To Startups: Fear Yourself, Not Your Competition

To Startups: Fear Yourself, Not Your Competition

Written by Mark

Topics: Uncategorized

When you have a startup company, you’re taught to fear your competition.  Watch what they’re doing.  Analyze, compete, and conquer.  It seems intuitive to watch their every move, but certainly never get in touch with them.  This is just silly.

It’s more than likely your startup company will fail because of something you do, than what your competition does.

Whether it’s running out of money, co-founder split, technology fail, market fit failure, customer acquisition problems or any infinite number of things that can kill a startup.

Today a friend of mine reached out to me and asked if I had heard of ParkCirca.  I had and told him I spoke with the founder Chad a bunch of times and had some very good correspondence.  He was shocked and said, “But, you guys are are competitors?!??”

Two of the biggest challenges with a startup in a new industry are Education of the Market, and “share of mind”.

Educating the Market

Prepaying for parking ahead of time is a relatively new industry.  It takes time to educate the market.  In this case there is the educating of two groups:  Those listing their parking spots (parking garages, individuals, etc), and those purchasing parking ahead of time.  Each company that is out there expending effort educating each group helps us all.  If we gain a large foothold in Chicago, it will be that much easier for ParkCirca to expand here, and if they gain a huge foothold in San Francisco, it will be that much easier for SpotHero to expand there.  Should we thank each other for educating the market?  I think so.  Will I regret ever writing this post in the future?  Ha, maybe but I don’t think so.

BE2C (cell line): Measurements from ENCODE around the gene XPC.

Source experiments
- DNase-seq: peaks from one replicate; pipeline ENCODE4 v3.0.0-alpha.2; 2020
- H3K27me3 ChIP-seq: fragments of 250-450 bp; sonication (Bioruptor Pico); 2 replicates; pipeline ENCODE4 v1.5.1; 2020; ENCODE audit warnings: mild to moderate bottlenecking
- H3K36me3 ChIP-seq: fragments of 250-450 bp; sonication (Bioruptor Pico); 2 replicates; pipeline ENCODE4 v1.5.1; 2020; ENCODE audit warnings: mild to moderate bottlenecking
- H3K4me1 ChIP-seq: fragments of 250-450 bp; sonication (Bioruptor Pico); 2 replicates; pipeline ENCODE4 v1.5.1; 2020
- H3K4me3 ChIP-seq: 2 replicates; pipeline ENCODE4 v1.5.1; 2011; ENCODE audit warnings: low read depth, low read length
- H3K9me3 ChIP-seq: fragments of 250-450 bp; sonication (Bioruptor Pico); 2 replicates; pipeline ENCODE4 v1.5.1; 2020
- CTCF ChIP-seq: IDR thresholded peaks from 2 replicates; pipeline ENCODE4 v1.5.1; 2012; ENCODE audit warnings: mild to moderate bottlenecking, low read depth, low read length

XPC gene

Share of Mind

It’s incredibly difficult to get people to notice you.  Anytime the concept or company in your space is noticed it helps everyone in the fledgling industry.  If a competitor is mentioned there is sometimes a reference to competitors or companies doing similar things.  Whenever one of your competitors is noticed, there is a chance you too will be noticed.  Additionally, if a customer if willing to try out your competitor, they are more likely to try you out than someone who has never heard or had an experience with either company.

Expanding the Pie, Not Cannibalizing Sales

The market for parking is huge.  Nearly $30 Billion.  The companies gaining traction in this space have but a drop in the bucket in terms of overall market share.  This isn’t Coca-Cola vs. Pepsi.  The soft drink market is mature and saturated.  If someone buys Coca-Cola, Pepsi directly lost out on that sale and visa versa.  They are directly competing for the same pieces of pie.

The prepaid online reservation market is micro compared to how large the overall parking market is.  Each company in this vertical that is out there marketing, educating the market and “expanding share of mind” ends up helping us all.

Note:  I’ve also had correspondence with Ben from BestParking , Eugene from Parkopedia, and George of ParkHub all of whom are incredibly nice.

SpotHero is an online parking marketplace that allows you to reserve a parking spot ahead of time for example if you need Downtown Chicago Parking or are going to a Cubs Game and need Wrigley Field Parking.

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3 Comments Comments For This Post I'd Love to Hear Yours!

  1. Dave Ditmars says:

    Great blog! Thanks for the Google+ invite
    dave

  2. @nyyyia says:

    interesting startup idea! & great points- you’re right. most start-ups fail because of internal reasons. its simply best to look at “competitors” as a good thing and concentrate on home.

  3. Ophelie says:

    “Expanding the pie” is also the next step for startups once they’ve grown past startup-dom. The company I work for, Flippa, started out as a startup (two guys with laptops!) and is now a real, fully-fledged company, but we still face many of the challenges of a startup, and growing the pie is the most important thing.

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